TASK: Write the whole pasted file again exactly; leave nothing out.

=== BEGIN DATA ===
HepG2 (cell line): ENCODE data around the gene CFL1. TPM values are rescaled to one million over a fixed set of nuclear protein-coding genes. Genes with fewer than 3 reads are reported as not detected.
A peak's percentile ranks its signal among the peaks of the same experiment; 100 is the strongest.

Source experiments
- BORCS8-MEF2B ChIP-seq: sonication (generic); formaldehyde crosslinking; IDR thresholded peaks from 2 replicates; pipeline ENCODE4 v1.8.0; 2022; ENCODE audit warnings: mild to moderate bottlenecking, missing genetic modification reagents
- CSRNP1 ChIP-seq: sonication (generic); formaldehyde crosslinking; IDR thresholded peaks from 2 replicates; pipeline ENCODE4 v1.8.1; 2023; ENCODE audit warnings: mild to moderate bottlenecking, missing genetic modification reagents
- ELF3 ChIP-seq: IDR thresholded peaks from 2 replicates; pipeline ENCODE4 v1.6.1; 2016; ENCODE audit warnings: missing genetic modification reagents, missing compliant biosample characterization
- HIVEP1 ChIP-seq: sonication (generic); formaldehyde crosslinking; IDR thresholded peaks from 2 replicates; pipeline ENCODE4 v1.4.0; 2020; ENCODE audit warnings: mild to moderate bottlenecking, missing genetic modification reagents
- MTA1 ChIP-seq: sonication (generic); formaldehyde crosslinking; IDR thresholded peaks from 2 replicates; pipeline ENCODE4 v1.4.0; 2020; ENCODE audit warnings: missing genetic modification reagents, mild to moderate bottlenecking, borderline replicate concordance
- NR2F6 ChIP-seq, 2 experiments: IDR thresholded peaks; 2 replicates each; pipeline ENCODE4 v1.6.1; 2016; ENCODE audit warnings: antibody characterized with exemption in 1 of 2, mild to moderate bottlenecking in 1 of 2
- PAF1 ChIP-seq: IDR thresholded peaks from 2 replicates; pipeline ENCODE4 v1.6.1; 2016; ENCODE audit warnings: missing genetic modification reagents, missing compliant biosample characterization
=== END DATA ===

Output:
HepG2 (cell line): ENCODE data around the gene CFL1. TPM values are rescaled to one million over a fixed set of nuclear protein-coding genes. Genes with fewer than 3 reads are reported as not detected.
A peak's percentile ranks its signal among the peaks of the same experiment; 100 is the strongest.

Source experiments
- BORCS8-MEF2B ChIP-seq: sonication (generic); formaldehyde crosslinking; IDR thresholded peaks from 2 replicates; pipeline ENCODE4 v1.8.0; 2022; ENCODE audit warnings: mild to moderate bottlenecking, missing genetic modification reagents
- CSRNP1 ChIP-seq: sonication (generic); formaldehyde crosslinking; IDR thresholded peaks from 2 replicates; pipeline ENCODE4 v1.8.1; 2023; ENCODE audit warnings: mild to moderate bottlenecking, missing genetic modification reagents
- ELF3 ChIP-seq: IDR thresholded peaks from 2 replicates; pipeline ENCODE4 v1.6.1; 2016; ENCODE audit warnings: missing genetic modification reagents, missing compliant biosample characterization
- HIVEP1 ChIP-seq: sonication (generic); formaldehyde crosslinking; IDR thresholded peaks from 2 replicates; pipeline ENCODE4 v1.4.0; 2020; ENCODE audit warnings: mild to moderate bottlenecking, missing genetic modification reagents
- MTA1 ChIP-seq: sonication (generic); formaldehyde crosslinking; IDR thresholded peaks from 2 replicates; pipeline ENCODE4 v1.4.0; 2020; ENCODE audit warnings: missing genetic modification reagents, mild to moderate bottlenecking, borderline replicate concordance
- NR2F6 ChIP-seq, 2 experiments: IDR thresholded peaks; 2 replicates each; pipeline ENCODE4 v1.6.1; 2016; ENCODE audit warnings: antibody characterized with exemption in 1 of 2, mild to moderate bottlenecking in 1 of 2
- PAF1 ChIP-seq: IDR thresholded peaks from 2 replicates; pipeline ENCODE4 v1.6.1; 2016; ENCODE audit warnings: missing genetic modification reagents, missing compliant biosample characterization